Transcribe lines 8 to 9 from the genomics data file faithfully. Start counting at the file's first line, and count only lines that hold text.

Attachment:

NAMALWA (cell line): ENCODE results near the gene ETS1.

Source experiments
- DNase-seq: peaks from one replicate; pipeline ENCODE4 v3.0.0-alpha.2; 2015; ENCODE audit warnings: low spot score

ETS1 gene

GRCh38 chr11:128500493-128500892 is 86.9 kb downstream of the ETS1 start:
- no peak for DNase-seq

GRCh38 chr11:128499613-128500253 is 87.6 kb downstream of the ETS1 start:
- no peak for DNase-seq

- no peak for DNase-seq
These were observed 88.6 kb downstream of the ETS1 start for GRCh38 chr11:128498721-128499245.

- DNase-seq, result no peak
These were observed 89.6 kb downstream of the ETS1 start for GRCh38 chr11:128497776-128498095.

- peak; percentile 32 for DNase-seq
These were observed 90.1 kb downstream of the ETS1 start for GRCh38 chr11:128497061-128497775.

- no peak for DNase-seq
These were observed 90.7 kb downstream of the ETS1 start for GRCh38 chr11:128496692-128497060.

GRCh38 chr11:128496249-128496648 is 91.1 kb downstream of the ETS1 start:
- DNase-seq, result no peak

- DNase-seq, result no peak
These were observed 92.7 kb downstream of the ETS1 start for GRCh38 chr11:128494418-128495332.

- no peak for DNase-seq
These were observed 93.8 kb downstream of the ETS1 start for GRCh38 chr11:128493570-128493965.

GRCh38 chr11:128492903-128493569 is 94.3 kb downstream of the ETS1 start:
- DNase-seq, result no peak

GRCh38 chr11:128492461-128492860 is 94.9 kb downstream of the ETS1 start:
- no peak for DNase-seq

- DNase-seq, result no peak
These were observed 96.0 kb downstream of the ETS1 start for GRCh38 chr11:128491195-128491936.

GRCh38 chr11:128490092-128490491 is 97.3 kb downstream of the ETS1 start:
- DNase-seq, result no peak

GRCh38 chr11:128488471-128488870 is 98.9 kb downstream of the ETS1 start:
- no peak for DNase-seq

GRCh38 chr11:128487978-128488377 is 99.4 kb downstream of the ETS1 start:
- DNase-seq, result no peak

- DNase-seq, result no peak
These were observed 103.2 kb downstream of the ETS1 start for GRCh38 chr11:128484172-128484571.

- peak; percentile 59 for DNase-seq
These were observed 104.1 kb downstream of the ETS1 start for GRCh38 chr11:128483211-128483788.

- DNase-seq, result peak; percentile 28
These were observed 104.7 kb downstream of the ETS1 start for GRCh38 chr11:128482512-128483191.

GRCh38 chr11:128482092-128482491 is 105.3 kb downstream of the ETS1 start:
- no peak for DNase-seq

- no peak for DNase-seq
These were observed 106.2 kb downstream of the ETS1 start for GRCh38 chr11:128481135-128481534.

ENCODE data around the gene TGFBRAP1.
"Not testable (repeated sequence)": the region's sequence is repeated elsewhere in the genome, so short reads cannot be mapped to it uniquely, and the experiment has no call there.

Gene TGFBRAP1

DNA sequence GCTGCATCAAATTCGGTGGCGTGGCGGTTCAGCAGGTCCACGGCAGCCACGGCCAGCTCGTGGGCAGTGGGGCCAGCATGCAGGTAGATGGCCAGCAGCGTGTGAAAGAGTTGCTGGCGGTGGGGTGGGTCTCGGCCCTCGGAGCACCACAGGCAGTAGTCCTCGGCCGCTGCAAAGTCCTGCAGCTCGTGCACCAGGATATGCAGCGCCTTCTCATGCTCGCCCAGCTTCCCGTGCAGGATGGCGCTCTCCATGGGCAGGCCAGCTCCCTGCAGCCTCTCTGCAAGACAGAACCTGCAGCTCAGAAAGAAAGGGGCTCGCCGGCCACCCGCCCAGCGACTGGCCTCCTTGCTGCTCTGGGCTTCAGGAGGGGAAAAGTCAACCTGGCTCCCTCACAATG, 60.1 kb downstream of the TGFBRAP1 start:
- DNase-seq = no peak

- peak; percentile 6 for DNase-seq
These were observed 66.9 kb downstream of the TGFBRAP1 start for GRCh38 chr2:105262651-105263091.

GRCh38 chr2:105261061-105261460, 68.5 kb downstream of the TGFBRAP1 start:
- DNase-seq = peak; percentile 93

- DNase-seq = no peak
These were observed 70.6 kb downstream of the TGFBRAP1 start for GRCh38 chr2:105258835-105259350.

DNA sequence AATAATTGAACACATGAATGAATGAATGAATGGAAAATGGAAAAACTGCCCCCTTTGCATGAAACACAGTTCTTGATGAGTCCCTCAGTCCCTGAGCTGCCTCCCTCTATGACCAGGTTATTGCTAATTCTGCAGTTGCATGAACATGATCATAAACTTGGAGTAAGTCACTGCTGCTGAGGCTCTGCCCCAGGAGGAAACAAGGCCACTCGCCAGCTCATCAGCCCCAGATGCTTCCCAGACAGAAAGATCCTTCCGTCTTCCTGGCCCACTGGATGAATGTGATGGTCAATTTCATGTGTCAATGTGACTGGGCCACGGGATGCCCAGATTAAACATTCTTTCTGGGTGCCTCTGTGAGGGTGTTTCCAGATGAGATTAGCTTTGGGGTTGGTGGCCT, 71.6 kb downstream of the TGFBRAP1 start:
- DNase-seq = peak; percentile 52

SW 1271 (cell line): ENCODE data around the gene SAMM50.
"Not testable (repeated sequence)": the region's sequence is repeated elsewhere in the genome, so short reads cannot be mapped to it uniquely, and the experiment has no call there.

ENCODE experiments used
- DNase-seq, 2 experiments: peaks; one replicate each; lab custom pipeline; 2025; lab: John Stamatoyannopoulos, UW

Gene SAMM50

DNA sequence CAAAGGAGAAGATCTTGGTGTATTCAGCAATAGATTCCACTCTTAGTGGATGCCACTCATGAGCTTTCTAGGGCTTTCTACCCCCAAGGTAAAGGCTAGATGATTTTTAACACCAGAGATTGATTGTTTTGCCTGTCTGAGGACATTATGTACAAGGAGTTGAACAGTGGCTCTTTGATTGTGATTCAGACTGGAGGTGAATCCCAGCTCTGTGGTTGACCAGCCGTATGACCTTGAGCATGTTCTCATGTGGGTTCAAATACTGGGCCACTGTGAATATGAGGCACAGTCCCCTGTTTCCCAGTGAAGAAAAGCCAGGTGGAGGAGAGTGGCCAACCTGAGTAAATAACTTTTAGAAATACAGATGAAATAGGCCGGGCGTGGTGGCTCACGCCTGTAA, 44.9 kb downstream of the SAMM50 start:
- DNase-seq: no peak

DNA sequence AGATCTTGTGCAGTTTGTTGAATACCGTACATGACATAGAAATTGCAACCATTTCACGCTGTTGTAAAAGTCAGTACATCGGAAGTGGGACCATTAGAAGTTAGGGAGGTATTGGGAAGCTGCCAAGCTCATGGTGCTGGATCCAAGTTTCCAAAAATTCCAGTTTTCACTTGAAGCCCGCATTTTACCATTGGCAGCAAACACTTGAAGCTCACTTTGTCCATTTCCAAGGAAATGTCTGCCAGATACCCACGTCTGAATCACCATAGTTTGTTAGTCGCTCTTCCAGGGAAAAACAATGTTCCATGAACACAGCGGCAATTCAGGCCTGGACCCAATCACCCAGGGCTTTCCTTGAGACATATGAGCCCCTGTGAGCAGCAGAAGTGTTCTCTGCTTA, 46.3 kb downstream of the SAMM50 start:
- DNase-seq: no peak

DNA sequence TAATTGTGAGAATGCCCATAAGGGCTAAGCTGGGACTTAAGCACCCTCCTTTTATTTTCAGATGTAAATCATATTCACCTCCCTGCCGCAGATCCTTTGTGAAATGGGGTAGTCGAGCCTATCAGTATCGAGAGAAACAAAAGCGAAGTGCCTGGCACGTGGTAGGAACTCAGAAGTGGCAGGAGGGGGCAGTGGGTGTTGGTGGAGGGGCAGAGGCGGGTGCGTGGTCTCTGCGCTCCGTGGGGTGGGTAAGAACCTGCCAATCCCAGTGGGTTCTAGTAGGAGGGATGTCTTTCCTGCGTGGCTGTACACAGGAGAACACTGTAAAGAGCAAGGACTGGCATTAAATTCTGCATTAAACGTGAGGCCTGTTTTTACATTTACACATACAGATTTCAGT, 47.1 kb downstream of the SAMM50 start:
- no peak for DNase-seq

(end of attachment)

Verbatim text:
- no peak for DNase-seq

- no peak for DNase-seq